A study commissioned by the Civil Liberties Committee (LIBE) of the European Parliament examines the need and potential for new approaches to ensure access to protection for asylum seekers, including joint processing and distribution of asylum applicants among EU Member States.

The study underlines that ensuring greater compliance with EU and international legal standards in the reception and treatment of asylum seekers is essential to ensure access to protection. Indeed, it is noted that if the reception conditions stipulated under the CEAS were assured in all Member States, asylum seekers would be less likely to move onwards within the EU. According to the research, arrangements for redistributing asylum seekers, particularly involving coercion, risk diverting resources and attention from the central task of improving the operation of national systems. Instead, the Dublin system should acknowledge the practical realities of movements across borders within the Schengen area, and thus be applied in a way that avoids the use of coercion, taking into account the needs and preferences of asylum seekers. This could be achieved through a wider use of the family unity criteria under the Dublin Regulation and of discretionary grounds that could allow individuals with links to other persons or a particular country to be reunited.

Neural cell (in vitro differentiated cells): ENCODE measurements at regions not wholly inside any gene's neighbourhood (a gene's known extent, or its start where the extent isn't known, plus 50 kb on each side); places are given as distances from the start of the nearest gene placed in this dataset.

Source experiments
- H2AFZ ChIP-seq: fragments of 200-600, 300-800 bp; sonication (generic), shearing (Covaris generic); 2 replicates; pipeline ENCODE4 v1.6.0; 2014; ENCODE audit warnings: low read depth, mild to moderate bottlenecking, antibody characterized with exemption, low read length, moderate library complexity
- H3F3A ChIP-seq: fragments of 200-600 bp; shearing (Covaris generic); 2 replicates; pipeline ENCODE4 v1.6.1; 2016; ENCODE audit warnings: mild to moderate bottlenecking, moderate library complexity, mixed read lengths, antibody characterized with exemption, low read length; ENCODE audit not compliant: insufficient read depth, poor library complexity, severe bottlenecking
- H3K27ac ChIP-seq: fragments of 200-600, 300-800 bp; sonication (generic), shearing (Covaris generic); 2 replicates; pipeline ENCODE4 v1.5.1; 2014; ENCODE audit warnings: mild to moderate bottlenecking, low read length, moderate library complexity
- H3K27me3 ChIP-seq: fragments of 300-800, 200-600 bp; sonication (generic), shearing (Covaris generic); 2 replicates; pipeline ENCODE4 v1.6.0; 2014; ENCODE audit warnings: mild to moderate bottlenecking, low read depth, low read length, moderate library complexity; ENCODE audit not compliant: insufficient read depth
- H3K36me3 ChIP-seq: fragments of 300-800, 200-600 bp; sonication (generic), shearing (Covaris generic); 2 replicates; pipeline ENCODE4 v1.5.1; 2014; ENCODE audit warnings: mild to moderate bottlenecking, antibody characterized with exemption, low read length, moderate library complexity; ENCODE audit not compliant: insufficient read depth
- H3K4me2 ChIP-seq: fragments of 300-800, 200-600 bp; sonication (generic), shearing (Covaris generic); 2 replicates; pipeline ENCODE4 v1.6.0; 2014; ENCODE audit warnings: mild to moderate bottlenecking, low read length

In addition, joint processing arrangements can provide a means to enhance the operation of national asylum systems, fostering cooperation among Member States with a view to both enhancing the efficiency of and compliance with legal standards.

Finally, mutual recognition of positive decisions on protection claims across the EU is proposed as a step towards the establishment of a uniform status of asylum that could also facilitate the free movement of refugees.


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This article originally appeared in the ECRE Weekly Bulletin of 14 November 2014. You can subscribe to the Weekly Bulletin here.